Italian is the official language not only of Italy, but also of other countries such as the Vatican City, San Marino, the Swiss canton of Ticino, and some areas of Slovenia and Croatia. But what are the differences between the Italian spoken in Italy and the variants present in these territories? In this article, we will discover the main differences and similarities between the Italian spoken in Italy and its international variants.
Italian in Italy: a mosaic of dialects and linguistic influences
Italian, despite being the official language of Italy, coexists with a great variety of dialects and regional languages that enrich the linguistic panorama of the country. In Italy there are over 30 main dialect groups which are divided into hundreds of subgroups and local variants. This linguistic richness derives from the history of Italy, which has seen the coexistence and meeting of different cultures and populations over the centuries.
Some of the main dialect groups present in Italy are Lombard, Piedmontese, Venetian, Friulian, Tuscan, Romagna, Sardinian, Sicilian and Neapolitan. These dialects differ from each other in vocabulary, grammar, phonetics and pronunciation, sometimes becoming difficult to understand between speakers of different groups.
The various Italian regions have had, throughout history, different dominations and cultural influences, which are reflected in linguistic diversity. For example, Sardinian, spoken in Sardinia, has been influenced by Latin, Catalan and Spanish, while Sicilian, spoken in Sicily and part of Calabria, shows traces of Greek, Arabic and Norman.
Standardized Italian is based on the literary Tuscan of the Renaissance, but has been influenced by these other regional languages over time. Despite the presence of this linguistic mosaic, standard Italian remains the common language that unites the country and is used in the media, public administration and literature.
Italian in the Vatican City and San Marino
The Italian spoken in Vatican City, although almost identical to standard Italian, has some specific terms and expressions linked to the Catholic religion and the activities of the Holy See. These linguistic peculiarities reflect the importance of the Vatican as the spiritual and administrative heart of the Catholic Church.
For example, terms such as “Roman curia” (the set of bodies and institutions that assist the Pope in the governance of the Church), “conclave” (the closed-door meeting of cardinals to elect a new Pope) and “sede vacante” (the period between the death or resignation of a Pope and the election of his successor) are typical expressions of the Vatican context.
Likewise, expressions such as “holy mass” (the Eucharistic celebration), “sacrament” (a religious rite conferring divine grace) and “canonization” (the process by which the Church declares a person holy) are terms closely linked to Catholic religious practice and the ecclesiastical hierarchy present in the Vatican. Speaking of hierarchies, specific ecclesiastical titles also fall into the same category, such as “His Holiness” for the Pope, “His Eminence” for cardinals and “His Excellency” for bishops and archbishops.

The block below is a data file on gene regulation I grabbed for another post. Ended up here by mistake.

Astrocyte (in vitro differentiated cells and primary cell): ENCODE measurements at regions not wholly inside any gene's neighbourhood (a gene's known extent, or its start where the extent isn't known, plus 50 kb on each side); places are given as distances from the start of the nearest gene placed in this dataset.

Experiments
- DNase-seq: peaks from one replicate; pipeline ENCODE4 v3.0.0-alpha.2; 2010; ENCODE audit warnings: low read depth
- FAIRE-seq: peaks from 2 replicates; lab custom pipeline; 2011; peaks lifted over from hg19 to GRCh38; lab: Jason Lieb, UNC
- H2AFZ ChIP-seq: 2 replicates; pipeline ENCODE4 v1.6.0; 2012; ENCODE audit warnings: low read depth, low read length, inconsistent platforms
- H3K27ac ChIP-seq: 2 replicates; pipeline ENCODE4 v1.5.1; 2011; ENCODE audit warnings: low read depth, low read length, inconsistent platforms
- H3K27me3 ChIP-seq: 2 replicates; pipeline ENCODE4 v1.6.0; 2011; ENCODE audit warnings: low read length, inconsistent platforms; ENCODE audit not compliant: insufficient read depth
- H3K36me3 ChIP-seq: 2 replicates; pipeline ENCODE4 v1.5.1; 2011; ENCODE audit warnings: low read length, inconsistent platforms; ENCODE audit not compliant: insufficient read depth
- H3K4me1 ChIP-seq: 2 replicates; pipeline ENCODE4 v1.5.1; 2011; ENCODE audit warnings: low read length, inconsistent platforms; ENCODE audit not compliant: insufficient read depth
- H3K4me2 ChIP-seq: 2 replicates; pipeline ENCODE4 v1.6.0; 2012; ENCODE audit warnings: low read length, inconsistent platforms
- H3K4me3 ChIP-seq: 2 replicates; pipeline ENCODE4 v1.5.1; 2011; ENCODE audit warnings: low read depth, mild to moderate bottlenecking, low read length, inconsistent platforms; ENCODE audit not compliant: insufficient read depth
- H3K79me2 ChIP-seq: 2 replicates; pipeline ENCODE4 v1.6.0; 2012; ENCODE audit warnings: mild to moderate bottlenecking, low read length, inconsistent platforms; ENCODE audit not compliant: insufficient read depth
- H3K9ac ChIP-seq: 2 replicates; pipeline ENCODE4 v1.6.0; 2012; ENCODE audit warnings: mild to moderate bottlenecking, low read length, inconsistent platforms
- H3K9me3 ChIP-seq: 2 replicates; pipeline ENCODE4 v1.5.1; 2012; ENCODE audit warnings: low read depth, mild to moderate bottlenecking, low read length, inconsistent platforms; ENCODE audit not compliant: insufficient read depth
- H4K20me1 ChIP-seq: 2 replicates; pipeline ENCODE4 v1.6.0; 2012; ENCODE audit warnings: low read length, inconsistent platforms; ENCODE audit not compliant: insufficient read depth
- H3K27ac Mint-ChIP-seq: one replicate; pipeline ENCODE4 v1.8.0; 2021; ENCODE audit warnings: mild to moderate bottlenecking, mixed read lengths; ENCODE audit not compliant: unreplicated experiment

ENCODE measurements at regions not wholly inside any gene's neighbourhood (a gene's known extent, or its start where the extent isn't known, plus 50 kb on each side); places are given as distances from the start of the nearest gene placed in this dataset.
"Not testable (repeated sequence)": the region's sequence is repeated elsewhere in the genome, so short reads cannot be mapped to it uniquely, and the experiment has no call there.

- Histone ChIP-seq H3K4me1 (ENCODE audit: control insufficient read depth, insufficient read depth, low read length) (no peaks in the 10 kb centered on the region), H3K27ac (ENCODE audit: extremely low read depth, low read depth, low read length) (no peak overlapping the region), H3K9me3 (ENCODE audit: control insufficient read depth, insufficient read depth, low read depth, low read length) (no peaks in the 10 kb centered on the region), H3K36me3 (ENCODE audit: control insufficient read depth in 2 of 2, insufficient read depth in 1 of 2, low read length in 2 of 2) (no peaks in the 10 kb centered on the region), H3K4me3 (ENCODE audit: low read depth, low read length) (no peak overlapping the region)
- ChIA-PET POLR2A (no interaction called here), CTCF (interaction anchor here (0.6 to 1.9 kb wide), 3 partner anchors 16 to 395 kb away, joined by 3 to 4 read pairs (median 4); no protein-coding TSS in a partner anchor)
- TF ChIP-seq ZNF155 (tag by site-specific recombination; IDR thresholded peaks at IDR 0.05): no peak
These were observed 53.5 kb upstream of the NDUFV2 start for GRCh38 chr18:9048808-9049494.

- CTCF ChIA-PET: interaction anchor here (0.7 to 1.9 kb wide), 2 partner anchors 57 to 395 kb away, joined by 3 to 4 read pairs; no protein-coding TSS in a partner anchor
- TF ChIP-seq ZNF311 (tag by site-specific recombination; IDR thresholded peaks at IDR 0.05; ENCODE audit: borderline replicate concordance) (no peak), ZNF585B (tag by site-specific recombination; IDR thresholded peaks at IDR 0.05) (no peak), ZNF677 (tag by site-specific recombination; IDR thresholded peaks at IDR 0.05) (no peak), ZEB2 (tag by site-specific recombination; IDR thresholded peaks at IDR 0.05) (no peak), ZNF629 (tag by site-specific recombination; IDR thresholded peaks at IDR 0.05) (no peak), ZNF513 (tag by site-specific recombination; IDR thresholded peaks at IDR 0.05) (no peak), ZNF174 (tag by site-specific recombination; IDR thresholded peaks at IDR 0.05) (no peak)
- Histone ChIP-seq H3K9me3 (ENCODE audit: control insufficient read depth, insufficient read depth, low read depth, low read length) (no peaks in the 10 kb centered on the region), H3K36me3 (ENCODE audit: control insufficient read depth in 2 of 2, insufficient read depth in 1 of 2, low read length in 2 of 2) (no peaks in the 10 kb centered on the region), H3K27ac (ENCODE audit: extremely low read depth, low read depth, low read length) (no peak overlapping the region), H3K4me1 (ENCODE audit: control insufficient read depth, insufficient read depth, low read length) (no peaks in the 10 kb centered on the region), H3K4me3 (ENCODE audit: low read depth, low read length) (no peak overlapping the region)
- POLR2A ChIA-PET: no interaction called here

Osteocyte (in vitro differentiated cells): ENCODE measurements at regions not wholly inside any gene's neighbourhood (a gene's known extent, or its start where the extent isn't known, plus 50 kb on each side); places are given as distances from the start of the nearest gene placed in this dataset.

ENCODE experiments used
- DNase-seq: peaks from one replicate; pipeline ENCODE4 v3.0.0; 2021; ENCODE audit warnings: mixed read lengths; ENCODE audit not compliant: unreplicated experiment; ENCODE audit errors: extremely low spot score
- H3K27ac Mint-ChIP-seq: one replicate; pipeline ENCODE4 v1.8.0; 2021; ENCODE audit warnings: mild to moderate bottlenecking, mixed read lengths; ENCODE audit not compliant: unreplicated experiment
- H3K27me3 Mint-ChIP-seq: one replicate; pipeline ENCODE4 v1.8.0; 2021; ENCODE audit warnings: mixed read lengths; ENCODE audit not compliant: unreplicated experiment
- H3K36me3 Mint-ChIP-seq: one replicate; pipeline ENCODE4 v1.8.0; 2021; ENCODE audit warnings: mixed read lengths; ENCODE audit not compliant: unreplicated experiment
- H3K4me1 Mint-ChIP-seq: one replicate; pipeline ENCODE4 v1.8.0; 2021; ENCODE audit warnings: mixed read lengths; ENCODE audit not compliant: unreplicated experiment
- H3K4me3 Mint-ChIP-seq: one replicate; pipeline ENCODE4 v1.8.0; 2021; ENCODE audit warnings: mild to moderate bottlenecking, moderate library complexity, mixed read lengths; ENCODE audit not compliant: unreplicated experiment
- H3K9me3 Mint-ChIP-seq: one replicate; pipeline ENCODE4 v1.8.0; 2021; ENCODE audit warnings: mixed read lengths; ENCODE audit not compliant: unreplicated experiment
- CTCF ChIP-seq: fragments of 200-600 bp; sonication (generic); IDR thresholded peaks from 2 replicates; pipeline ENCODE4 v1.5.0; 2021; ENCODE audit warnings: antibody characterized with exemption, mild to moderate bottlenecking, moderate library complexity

Italian in the Canton of Ticino and in Slovenia and Croatia
The canton of Ticino, Switzerland, and some areas of Slovenia and Croatia have Italian-speaking communities who speak regional varieties of Italian. These variants may present lexical, phonetic and syntactic differences compared to standard Italian. In the Canton of Ticino, for example, Italian is influenced by the Ticino dialect, which has some common characteristics with Lombard.
In Slovenia, Italian is spoken mainly in coastal areas, such as the city of Koper (Koper in Slovenian) and Piran (Piran in Slovenian), where the Italian presence has deep historical roots. Italian is recognized as the official language in bilingual areas of Slovenia, and both Italian and Slovenian are taught in schools in these areas. The Italian spoken in Slovenia has influences from the Venetian dialect, in particular from Trieste, and may include loanwords from Slovenian.
Even in Croatia, Italian is spoken in some coastal areas, such as Istria and the cities of Fiume (Rijeka in Croatian) and Zadar (Zadar in Croatian), where the Italian population has been present for centuries. Italian in Croatia is influenced by Venetian dialects, particularly Istrian Venetian, and may have loanwords from Croatian. The presence of Italian in Croatia is a reflection of the shared history between Italy and Croatia, particularly during the period of the Republic of Venice and the Austro-Hungarian Empire, when these areas were under the rule of foreign powers that favored the use of Italian as a language of communication and administration.
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